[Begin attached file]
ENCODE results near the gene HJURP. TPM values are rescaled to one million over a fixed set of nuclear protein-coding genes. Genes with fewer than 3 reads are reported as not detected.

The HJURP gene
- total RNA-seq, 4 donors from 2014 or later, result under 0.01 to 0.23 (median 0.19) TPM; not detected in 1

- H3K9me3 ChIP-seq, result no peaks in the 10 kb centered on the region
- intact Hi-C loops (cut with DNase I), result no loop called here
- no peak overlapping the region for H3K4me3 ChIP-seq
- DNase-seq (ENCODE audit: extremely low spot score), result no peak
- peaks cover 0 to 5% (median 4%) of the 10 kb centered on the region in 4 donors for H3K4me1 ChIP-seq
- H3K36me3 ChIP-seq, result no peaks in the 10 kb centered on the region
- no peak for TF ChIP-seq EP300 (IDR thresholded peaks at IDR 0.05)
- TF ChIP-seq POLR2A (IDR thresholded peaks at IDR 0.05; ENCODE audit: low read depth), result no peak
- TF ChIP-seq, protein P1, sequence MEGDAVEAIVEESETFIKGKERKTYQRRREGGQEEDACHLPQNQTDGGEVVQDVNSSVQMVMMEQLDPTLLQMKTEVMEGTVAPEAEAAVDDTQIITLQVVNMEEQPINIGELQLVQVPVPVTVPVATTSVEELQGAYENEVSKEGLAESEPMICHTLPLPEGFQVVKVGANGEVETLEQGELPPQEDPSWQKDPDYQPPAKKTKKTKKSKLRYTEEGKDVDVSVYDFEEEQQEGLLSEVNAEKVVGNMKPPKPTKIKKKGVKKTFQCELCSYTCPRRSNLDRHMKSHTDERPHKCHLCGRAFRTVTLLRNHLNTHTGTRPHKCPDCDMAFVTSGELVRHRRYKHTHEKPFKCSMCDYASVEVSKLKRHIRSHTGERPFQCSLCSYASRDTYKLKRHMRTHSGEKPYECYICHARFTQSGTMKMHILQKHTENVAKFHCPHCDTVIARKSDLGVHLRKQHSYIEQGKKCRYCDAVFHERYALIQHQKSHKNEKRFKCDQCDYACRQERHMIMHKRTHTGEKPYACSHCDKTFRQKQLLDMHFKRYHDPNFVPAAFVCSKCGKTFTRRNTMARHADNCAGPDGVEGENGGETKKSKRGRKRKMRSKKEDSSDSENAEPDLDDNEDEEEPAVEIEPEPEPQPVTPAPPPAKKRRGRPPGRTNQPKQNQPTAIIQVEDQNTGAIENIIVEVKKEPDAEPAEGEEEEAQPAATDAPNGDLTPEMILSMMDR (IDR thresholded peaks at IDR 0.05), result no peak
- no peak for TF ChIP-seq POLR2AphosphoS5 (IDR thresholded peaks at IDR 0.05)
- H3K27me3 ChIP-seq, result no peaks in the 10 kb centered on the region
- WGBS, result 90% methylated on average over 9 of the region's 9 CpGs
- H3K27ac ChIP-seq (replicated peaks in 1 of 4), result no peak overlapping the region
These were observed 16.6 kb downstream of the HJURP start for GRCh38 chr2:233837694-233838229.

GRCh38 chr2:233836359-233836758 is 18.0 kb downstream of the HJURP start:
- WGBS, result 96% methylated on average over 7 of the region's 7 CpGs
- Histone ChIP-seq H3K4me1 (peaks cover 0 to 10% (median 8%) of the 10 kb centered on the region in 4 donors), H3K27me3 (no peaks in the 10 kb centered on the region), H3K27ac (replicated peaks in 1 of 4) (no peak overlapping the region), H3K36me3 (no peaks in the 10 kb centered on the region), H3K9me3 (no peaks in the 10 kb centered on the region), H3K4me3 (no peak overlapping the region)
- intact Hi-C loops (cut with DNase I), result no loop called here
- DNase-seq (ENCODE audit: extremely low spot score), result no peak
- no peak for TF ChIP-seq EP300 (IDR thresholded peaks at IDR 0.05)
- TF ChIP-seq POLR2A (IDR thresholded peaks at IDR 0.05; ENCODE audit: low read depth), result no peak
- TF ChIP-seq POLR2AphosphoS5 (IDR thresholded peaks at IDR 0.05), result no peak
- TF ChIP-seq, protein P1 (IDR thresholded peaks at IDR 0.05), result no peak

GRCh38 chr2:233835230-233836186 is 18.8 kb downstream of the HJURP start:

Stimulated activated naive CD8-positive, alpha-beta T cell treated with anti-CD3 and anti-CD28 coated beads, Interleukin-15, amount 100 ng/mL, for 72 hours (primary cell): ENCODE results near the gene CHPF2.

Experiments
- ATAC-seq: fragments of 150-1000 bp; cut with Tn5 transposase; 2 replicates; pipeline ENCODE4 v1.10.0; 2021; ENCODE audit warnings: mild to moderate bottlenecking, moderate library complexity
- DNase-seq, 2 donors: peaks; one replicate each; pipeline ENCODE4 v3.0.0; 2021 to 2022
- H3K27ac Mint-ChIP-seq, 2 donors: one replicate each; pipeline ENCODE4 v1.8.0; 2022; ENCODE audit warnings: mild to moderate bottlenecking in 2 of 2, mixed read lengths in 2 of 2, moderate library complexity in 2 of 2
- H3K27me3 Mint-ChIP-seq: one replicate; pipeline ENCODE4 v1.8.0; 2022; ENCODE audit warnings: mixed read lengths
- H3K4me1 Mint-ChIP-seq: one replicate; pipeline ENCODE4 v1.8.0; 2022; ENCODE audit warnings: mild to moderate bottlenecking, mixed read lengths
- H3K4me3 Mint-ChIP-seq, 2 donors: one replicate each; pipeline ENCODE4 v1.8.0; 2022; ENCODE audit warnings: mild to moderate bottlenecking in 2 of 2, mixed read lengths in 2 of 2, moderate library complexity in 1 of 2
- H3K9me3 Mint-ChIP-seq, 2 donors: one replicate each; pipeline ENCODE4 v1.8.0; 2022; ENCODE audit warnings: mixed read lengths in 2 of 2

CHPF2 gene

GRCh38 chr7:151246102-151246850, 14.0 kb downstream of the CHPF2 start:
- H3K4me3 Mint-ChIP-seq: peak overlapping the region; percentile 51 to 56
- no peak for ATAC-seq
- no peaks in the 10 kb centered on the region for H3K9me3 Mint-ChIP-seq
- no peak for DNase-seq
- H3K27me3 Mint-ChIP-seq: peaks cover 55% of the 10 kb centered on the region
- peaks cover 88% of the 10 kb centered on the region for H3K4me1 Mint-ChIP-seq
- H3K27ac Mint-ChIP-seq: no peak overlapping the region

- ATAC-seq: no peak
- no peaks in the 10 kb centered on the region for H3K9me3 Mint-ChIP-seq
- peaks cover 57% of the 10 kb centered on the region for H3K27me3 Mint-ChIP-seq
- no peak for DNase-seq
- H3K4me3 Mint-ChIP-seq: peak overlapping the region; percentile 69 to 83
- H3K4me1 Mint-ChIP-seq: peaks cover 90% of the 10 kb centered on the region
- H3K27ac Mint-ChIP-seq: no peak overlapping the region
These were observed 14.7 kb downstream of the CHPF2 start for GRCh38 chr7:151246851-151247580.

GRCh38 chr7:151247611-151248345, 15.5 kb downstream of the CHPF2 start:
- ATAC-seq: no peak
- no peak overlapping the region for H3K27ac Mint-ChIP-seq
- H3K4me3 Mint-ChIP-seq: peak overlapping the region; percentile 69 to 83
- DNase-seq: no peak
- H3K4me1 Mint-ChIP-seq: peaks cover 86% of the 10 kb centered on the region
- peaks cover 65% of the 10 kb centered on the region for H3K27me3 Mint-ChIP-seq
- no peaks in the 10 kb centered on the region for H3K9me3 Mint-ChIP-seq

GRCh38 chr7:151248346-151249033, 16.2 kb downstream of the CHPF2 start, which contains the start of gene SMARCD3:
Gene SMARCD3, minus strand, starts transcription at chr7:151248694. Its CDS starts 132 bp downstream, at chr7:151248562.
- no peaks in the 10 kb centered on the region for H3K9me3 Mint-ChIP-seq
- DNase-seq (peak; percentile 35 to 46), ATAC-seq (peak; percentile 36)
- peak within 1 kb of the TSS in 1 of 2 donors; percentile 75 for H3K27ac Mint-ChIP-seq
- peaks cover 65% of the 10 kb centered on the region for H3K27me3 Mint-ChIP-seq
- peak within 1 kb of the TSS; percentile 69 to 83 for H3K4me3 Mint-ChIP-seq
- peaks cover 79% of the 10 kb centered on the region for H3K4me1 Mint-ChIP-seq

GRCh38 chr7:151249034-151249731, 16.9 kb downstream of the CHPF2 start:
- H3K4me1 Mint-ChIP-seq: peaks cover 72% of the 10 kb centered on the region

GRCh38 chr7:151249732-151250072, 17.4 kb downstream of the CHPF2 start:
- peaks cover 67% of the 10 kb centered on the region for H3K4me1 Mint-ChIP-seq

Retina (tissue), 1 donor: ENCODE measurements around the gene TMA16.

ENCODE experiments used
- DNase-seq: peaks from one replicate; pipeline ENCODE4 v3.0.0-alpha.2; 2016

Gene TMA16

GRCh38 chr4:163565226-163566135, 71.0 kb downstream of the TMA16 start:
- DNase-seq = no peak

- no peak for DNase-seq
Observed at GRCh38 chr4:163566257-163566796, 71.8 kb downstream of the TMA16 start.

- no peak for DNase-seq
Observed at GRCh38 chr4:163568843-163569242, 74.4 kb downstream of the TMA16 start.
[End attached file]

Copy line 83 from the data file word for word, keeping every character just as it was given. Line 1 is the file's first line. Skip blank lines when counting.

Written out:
Observed at GRCh38 chr4:163568843-163569242, 74.4 kb downstream of the TMA16 start.